You know the story. Girl moves into apartment. Guy in neighbouring apartment pretends to haunt her to scare her off. She wises up. A battle of wills ensues until true love blossoms but they don’t meet preferring to stay behind their respective walls and … wait, what?
If you think that sounds a little bit of a departure from the usual romantic comedy fare, you would be both right and wrong.
Clovic Cornillac’s delightful film Un peu beaucoup aveuglément, translated in English as Blind Date – which to be honest sounds a lot less fun but is undeniably accurate – both cleaves strongly to classic golden age rom-com tropes while simultaneously having a great deal of fun with them.
In structure at least, Blind Date shares a great deal of narrative DNA with rom-coms from the golden age of Hollywood, the ones starring Doris Day and Rock Hudson or Katharine Hepburn and Spencer Tracy, which relied a great deal on a ridiculously over the top contrivances that the talented cast simply make work.
What initially seemed fantastical quickly became delightfully fanciful as the couple-to-be found themselves in close proximity in ways neither of them ever envisaged.
Much like Pillow Talk which saw Doris Day and Rock Hudson dueling over crossed phone lines, Blind Date employs the idea of two characters forced into uncomfortably close quarters only to find (eventually) that the proximity is not such a bad thing after all.
Of course Machine (Mélanie Bernier), a talented but repressed pianist, recently broken up with her older emotionally-abusive piano teacher boyfriend Evguenie (Grégoire Oestermann) and Machin (Clovis Cornillac), a reclusive, socially-averse creator of intricate puzzles who relies on his friend Artus (Philippe Duquesne) for groceries and companionship, don’t exactly see even remotely eye-to-eye at first.
(Their names are pseudonyms that roughly translate as Whatshisname and whatshername, which reinforces the idea that they are getting to know the real person unencumbered by names, appearance or the usual face-to-face social pressures.)
Or to be fair till almost at the end of the movie, their two lives separated by the paper-thin walls of their neighbouring buildings which allows them to hear everything the other person says or does.
Once Machine wises up to the fact that her neighbour is waging a weird kind of bizarre scare campaign against her, determined to preserve the absolute piece and quiet essential to the practice of his arcane craft, she sets about doing everything in her power to make his life as miserable as possible, most notably with her piano, a hairdryer and finally a metronome, whose piercing tick-tocks drive the games inventor to distraction.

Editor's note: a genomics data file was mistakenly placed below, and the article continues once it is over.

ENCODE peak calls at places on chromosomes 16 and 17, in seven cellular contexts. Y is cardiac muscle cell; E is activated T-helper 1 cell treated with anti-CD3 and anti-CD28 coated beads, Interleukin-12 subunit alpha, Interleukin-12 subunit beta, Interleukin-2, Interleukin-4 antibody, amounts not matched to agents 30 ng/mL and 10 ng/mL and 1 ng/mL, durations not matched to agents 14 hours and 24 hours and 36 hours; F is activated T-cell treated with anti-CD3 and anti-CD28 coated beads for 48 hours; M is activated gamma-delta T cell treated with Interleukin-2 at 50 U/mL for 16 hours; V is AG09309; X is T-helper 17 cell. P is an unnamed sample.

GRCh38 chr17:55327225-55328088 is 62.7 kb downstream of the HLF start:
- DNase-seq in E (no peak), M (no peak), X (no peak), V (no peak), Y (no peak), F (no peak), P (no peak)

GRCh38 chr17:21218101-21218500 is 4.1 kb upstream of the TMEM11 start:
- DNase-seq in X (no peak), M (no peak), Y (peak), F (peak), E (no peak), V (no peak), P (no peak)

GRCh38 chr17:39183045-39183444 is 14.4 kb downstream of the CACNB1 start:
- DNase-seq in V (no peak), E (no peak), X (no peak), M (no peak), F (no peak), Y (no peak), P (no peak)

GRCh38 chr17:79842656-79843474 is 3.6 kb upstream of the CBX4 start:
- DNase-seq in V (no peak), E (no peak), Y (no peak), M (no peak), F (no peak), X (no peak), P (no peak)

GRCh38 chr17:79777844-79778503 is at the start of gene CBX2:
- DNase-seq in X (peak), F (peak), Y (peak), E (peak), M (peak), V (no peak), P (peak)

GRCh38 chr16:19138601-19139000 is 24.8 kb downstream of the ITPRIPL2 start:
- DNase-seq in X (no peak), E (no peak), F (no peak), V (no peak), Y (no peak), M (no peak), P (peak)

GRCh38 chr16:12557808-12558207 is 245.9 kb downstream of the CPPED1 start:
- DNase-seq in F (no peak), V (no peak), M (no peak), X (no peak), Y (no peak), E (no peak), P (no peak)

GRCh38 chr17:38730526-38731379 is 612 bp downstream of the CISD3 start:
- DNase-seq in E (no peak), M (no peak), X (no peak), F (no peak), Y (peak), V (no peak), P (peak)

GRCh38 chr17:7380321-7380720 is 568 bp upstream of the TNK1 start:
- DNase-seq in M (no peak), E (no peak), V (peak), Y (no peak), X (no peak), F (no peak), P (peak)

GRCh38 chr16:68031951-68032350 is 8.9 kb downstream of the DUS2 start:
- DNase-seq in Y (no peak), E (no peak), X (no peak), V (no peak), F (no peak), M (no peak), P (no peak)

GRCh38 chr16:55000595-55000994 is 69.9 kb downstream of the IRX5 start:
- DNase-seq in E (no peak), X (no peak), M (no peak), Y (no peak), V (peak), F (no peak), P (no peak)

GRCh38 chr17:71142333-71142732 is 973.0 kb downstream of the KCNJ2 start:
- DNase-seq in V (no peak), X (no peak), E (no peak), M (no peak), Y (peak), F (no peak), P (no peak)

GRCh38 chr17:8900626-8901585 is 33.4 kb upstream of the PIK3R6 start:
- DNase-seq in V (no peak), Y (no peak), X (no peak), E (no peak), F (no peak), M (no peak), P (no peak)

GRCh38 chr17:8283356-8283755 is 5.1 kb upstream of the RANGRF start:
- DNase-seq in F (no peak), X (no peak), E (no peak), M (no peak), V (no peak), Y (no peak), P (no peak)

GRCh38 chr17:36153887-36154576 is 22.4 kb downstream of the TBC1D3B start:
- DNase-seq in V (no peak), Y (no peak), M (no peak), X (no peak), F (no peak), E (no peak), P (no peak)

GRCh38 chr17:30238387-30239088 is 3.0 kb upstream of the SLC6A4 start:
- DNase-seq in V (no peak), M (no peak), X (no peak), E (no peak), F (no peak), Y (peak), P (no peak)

He retaliates of course with bolts in blenders and a whole host of other industrial-level noises until Machine calls time and they finally talk.
No prizes for guessing that when they do they actually find they like hearing the other talk, laugh, do their thing and that getting together in person may be the most delightful thing that has happened to both of them.
So formulaically opposites attract right? Up to that point, wonderfully so, with Cornillac and Bernier more than up to the task of extracting all last comic morsel from their furious noisy battle and then bringing the ensuing romantic attraction and sweet repartee that rom-com tropes demand after the initial butting of heads.
Where Blind Date takes a pleasing turn from the standard issue rom-com is not drawing the parties together till the final heartwarming scene. It’s all Machine’s idea, the idea being that they keep their separate physical lives while bringing their emotional lives ever closer together.
It’s an unconventional approach that attracts a great deal of incredulity and mirth from Artus and Machine’s sister and closest friend Charlotte (Lilou Fogli) who sit through a highly unusual dinner one night where each serve the same food – Machin is far more accomplished cook than his pianist neighbour leading to some highly enjoyable visual gags – tables pressed up against walls, and conversation, after an initially awkward start, flowing smoothly.
It’s one of the key scenes that make Blind Date work so marvellously well, it’s willingness to both embrace the tropes of the rom-com genre but have a great deal of fun with them too.
What adds some freshness to the formula too is Cornillac’s determination to also make a statement about the state of communication in the modern digital age.
It’s the reason why both of them are happy to subvert the close physicality of standard relationships; by not buying into the appearance-driven, instant-gratification culture mobile-connected around them, they can devote themselves to really getting to know each other.
Rather, the wall between them, which lends the film a lovely theatrical feel again quite similar to the early stages of Pillow Talk, is not so much a barrier as a facilitator of a rich and true exchange of thoughts, ideas and feelings, the kind that might be lost if they were face to face.
But of course there comes a time when this plot device becomes a hindrance rather than a help to the budding lovebirds who are finally forced to admit that being physically close to each other without the wall is far preferable as their relationship progresses than having it perpetually between them.
As a first directorial outing Blind Date is an impressive feat for Cornillac.
It’s funny, bright, clever, full of amusing scenes, crackling dialogue and characters who fuel the narrative than being hostage to its whims.
This is romantic comedy done right – a glorious melding of the past and the present that saying something meaningful about the state of modern communication and romance while serving up a heartwarmingly enjoyable love story that is up there with the best of the genre.